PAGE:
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It's time for NaNoWriMo

November is National Novel Writing Month, where thousands of writers try to write the first draft of their novels in just 30 days.

Learn about my project below, along with a special excerpt from Writing Advice for Teens: Editing Fiction and a contest hosted at the Rochester Public Library.

My project:
Confessions of a Former Zombie

This month, I'll be working on a month-long project to write a novella called Confessions of a Former Zombie. Check out the blurb I'm using to guide my writing throughout NaNoWriMo.

Edward Lake lost everything during the zombie apocalypse: his family, his home, and even his humanity. When the government discovers a cure for zombism, his body is restored, but his mind remains broken. To become human again, Edward must overcome his guilt over those he killed, avoid angry mobs who blame him and other survivors for the deaths of millions, and perhaps even find someone to love.

Writing Advice for Teens update:

Since I'll be focused on NaNoWriMo this month, I expect that I'll make very little progress on the new book about editing fiction. At this point, I'm expecting this will be pushed to an early 2018 release. I apologize to anyone who was hoping to give this as a gift this year, but want to make sure I'm giving you the best possible product. Hopefully I'll have more updates for you before the end of this year!

In the meantime, check out the short excerpt below!

 

Excerpt from Writing Advice for Teens: Editing Fiction
Speed up slow scenes!

There are two choices with a slow scene: delete it or increase the tension to make the scene stronger.

Let’s say that you have a painfully slow scene in your novel:

I took out a knife, bread, peanut butter, and strawberry jam. I unscrewed the cap on the peanut butter, scooped a glob onto the bread, and spread it with the knife. I cleaned the knife using the other piece of bread, then scooped out some jam and spread it on the other side. The red jam glooped out the sides when I put the pieces of bread together, but I didn’t really care.

How boring is that? Pretty much everyone has made a sandwich before. Unless it’s vitally important that the character makes a sandwich, I’d normally recommend cutting this section. I’ve read entire scenes where characters cook a meal or go through some other everyday routine.  Most of the time, it simply bores the reader.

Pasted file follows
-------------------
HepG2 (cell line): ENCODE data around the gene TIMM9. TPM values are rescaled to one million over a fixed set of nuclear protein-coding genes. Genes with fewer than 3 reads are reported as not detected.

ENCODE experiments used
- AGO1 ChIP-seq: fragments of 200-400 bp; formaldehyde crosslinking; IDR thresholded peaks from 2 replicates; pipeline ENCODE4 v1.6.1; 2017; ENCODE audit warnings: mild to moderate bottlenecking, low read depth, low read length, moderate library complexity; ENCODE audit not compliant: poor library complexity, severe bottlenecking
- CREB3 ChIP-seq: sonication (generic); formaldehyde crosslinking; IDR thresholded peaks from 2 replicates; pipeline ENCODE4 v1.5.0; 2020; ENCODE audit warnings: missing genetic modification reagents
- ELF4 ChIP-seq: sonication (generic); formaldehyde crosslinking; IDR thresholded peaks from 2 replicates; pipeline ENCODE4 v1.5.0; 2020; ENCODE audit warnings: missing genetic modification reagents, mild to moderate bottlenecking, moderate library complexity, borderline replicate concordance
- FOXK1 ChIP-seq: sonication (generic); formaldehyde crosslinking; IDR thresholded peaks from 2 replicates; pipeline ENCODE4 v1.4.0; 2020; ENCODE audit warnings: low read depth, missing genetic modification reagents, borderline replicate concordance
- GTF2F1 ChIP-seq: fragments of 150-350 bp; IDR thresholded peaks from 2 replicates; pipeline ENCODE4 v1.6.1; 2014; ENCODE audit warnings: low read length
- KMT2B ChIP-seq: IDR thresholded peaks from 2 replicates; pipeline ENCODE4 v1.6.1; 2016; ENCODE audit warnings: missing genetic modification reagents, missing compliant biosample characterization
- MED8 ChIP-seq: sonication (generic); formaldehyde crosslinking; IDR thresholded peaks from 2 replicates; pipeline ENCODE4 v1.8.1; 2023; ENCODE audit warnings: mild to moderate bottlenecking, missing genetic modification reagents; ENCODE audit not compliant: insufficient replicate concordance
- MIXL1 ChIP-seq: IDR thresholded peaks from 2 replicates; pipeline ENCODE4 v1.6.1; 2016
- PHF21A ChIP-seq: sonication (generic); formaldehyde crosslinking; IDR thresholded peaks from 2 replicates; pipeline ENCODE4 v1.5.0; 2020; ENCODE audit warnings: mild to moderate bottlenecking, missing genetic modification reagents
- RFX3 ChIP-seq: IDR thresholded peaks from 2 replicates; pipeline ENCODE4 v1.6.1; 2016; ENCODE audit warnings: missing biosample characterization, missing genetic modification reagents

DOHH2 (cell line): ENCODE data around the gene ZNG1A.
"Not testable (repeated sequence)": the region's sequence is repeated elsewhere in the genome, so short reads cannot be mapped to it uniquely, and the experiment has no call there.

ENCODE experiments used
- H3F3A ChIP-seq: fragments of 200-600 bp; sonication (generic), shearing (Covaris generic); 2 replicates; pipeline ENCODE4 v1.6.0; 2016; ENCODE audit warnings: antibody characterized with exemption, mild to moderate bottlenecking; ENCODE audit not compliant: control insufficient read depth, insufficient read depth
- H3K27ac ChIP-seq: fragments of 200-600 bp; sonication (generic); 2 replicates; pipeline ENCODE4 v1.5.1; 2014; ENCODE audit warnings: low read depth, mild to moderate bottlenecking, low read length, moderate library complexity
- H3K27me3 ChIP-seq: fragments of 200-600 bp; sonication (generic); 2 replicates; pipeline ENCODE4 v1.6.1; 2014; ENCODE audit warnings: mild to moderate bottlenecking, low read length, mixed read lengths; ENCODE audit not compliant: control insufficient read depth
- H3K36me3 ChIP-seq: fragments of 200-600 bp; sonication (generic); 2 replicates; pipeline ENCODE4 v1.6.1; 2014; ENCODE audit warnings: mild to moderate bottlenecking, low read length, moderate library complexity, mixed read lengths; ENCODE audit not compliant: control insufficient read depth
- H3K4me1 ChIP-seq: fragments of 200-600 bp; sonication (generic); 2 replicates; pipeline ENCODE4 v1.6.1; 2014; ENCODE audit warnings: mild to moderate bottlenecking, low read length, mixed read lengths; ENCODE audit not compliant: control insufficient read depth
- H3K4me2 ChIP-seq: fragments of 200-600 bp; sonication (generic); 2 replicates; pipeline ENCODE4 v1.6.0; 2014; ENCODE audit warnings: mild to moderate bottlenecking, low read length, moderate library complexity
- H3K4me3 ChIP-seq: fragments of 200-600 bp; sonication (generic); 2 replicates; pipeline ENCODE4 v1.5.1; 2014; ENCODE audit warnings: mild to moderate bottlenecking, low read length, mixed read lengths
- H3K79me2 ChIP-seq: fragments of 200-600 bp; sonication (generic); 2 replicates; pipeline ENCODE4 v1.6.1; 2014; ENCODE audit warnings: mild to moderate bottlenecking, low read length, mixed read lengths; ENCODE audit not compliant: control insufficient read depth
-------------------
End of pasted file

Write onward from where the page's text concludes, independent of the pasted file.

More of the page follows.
But wait: there are two choices with a slow scene, right? Delete it, or increase the tension. Deleting is easy. Increasing the tension requires more skill.

There’s a trick to increase tension in a routine: make the story about something other than the routine. Consider this instead:

Peanut butter and jelly, I thought. That will get my mind off her. Off them.

I took out a knife, bread, peanut butter, and strawberry jam.

As I unscrewed the cap on the peanut butter, I thought about how Sarah had screwed me over. How could my best friend betray me?

Imagining I was clawing out Sarah’s eyes, I stabbed the knife into the peanut butter. I carved a glob onto the bread. And Jake. How could he have kissed her? He was my boyfriend. Why would Sarah try to take him from me?

I sighed, wiped my eyes, and cleaned the knife using the other piece of bread. Get ahold of yourself, Alice. You’re not going to think about them anymore. It’s over.

The lid stuck on the jar of strawberry jam. I thought about how I’d come around the corner after school to catch Jake pressing Sarah against the side of the building. Their lips locked together like this stupid lid stuck on the jar.

I ran the lid under some hot water and finally popped it off. I scooped out the jam and spread it on the other piece of bread.  The red jam glooped out the sides when I put the pieces of bread together, but I didn’t really care.  It’s just the remnants of my heart seeping onto the floor.

In this case, the scene isn’t really about a girl making a sandwich. It’s about Alice’s recent heartbreak and the betrayal of her boyfriend and best friend.  The routine amplifies the intensity and feeds into her thought process.  You can do the same thing in your stories.


 

Upcoming events

Several local authors (including me!) will be hosting Come Write In events for NaNoWriMo. We'll be running writing sprints and have dedicated time for you to get in your words for November.

Saturday, Nov. 4 - 1:30PM-5:30PM -- Mike Kalmbach
Sunday, Nov. 5 - 1:30PM-5:30PM -- K. B. Lincoln
Sunday, Nov. 12 - 1:30PM-5:30PM -- Catherine Armstrong
Monday, Nov. 13 - 5-9 PM -- Anthony Eichenlaub
Sunday, Nov. 19 - 1:30PM-5:30PM -- Stephanie Saathoff
 
All events will take place in Meeting Room C (first floor, stop at the front desk first!)

Frankenstein Novella Contest

The Rochester Public Library is hosting a novella contest with a $1000 grand prize (the two runners-up get $500), along with their work published in an anthology. This is an awesome opportunity for local writers to get something published.

Please note: the contest is limited to writers living in southeast Minnesota. Visit the Rochester Public Library's website for details.

Next month, you'll get an excerpt from Confessions of a Former Zombie. Enjoy your Halloween!

My books on Amazon!
Copyright © 2017 Mike Kalmbach, Author, All rights reserved.


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